Now that the U.S. Supreme Court has thrown out the enforcement section of the Voting Rights Act, Attorney General Eric Holder today announced the next phase in the Justice Department’s efforts to protect the voting rights of all Americans. Holder said the department would ask a court to require Texas to get permission from the federal government before making voting changes for the next decade.
It is a monumental move by the Justice Department, effectively laying out the strategy the federal government will use in the aftermath of the Supreme Court’s controversial decision last month.
Holder’s announcement came during a speech before the National Urban League in Philadelphia. He made clear that the court motion — expected to be filed later on Thursday — is just an opening salvo in a new Obama administration strategy to try to reimpose “preclearance” requirements in parts of the country that have a history of discriminating against minority voters.
According to reports, several Southern states, such as Texas and North Carolina, have hurriedly tried to impose new voting restrictions after the court’s 5-4 decision in Shelby v. Holder.
That decision struck down Section 4 of the Voting Rights Act, which determined which parts of the country must, as stipulated by Section 5 of the VRA, submit changes in their election laws for federal approval. The formula in Section 4 was based on local election laws and voter registration statistics from 1964.
“This is the department’s first action to protect voting rights following the Shelby County decision, but it will not be our last,” Holder said. “Even as Congress considers updates to the Voting Rights Act in light of the court’s ruling, we plan, in the meantime, to fully utilize the law’s remaining sections to subject states to preclearance as necessary. My colleagues and I are determined to use every tool at our disposal to stand against such discrimination wherever it is found.”
Richard H. Pildes, a New York University professor who specializes in election law issues, told the New York Times that the move was “a dramatically significant moment in the next phase of the Voting Rights Act’s development” after the Supreme Court’s ruling.
“If this strategy works it will become a way of partially updating the Voting Rights Act through the courts,” he said. “The Justice Department is trying to get the courts to step into the role the Justice Department played before the Shelby County decision. The Voting Rights Act has always permitted this, in some circumstances, but this strategy wasn’t used much. If this approach works, it will help update the Voting Rights Act even without congressional action.”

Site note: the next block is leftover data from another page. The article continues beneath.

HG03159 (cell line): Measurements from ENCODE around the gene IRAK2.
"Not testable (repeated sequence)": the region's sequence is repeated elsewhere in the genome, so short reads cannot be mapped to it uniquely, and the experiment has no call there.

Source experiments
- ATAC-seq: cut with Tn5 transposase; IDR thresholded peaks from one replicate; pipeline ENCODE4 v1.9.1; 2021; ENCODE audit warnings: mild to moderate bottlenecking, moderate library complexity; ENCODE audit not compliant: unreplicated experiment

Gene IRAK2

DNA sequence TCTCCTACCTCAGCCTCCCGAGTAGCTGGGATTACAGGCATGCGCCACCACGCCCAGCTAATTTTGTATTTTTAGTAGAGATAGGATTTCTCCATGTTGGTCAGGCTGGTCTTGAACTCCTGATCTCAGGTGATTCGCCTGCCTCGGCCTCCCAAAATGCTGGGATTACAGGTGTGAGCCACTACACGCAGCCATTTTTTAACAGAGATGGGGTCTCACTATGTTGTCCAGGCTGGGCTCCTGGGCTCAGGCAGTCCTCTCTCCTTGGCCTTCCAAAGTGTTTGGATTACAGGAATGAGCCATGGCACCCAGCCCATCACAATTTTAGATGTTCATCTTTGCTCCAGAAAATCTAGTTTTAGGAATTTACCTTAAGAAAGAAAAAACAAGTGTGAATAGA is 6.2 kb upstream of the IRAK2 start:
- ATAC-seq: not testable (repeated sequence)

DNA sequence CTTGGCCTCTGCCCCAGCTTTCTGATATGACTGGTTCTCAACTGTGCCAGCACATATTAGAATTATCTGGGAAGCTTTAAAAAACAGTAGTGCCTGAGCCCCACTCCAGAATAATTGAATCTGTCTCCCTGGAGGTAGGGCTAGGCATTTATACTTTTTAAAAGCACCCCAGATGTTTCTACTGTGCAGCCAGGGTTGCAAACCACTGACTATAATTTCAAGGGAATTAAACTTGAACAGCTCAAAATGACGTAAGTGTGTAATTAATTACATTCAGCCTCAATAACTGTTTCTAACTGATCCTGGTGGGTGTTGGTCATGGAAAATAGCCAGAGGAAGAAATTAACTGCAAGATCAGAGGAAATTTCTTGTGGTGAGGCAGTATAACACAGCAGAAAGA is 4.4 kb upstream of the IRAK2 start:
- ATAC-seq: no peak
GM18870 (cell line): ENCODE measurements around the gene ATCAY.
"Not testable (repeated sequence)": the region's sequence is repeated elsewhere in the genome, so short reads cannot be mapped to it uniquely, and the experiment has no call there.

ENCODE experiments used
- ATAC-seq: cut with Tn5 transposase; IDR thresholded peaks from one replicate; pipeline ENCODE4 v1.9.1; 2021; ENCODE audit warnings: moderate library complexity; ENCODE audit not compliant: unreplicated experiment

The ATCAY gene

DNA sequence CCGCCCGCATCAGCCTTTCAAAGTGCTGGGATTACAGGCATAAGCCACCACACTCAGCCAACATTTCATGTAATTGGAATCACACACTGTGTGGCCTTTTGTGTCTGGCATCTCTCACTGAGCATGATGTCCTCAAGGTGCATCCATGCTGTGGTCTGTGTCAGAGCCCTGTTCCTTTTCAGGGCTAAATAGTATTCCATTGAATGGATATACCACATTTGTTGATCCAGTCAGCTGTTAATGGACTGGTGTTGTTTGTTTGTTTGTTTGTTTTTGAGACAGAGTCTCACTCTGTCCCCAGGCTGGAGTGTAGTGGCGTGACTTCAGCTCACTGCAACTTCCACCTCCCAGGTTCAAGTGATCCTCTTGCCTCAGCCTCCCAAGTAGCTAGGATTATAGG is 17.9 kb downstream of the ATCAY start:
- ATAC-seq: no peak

Because the court’s decision left in place Section 2 of the Voting Rights Act, which bars discriminatory voting practices everywhere, plaintiffs now have to prove that the changes being imposed by states are discriminatory—instead of the state having to prove to the federal government that the changes will not dilute minority voting power.
The decision also left in place Section 3, which says that areas found to have intentionally discriminated can be subjected to Section 5’s preclearance requirements.
Holder said evidence submitted to a court last year indicating that the Texas Legislature had intentionally discriminated against Hispanics when redrawing district lines was sufficient to reimpose the “preclearance” safeguard on that state for a decade.
He noted that the court — in blocking the map — had said the parties “provided more evidence of discriminatory intent than we have space, or need, to address here.”
“Based on the evidence of intentional racial discrimination that was presented last year in the redistricting case, Texas v. Holder — as well as the history of pervasive voting-related discrimination against racial minorities that the Supreme Court itself has recognized — we believe that the state of Texas should be required to go through a preclearance process whenever it changes its voting laws and practices,” Holder said.
Richard L. Hasen, a University of California at Irvine professor who specializes in election law, told the Times that the move was a “huge deal showing that the department is going to be aggressive in seeking to resurrect what it can of the old preclearance regime.”
But the “bail-in” process of Section 3 alone could not restore the previous sweep of the preclearance regime, he said, because the Justice Department “can only go after those jurisdictions found to be recently discriminating intentionally in voting on the basis of race.”
Still, he said, “getting the state of Texas covered again would be important not just symbolically but practically, as it would put its tough new voter ID law back on hold.”
The U.S. Senate last week held a hearing to address the court’s challenge to create a new standard to protect against racially discriminatory voting practices. Though most congressional observers have serious doubts whether this fiercely partisan Congress could agree on legislation in an area as contentious and politically explosive as voting rights and racial discrimination, the Senate Judiciary Committee initiated the process of exploring what a new standard for discrimination would look like.
Holder urged Congress to reimpose the preclearance procedures, saying the Justice Department’s efforts “are no substitute for legislation that will fill the void left by the Supreme Court’s decision. This issue transcends partisanship, and we must work together. We cannot allow the slow unraveling of the progress that so many, throughout history, have sacrificed so much to achieve.”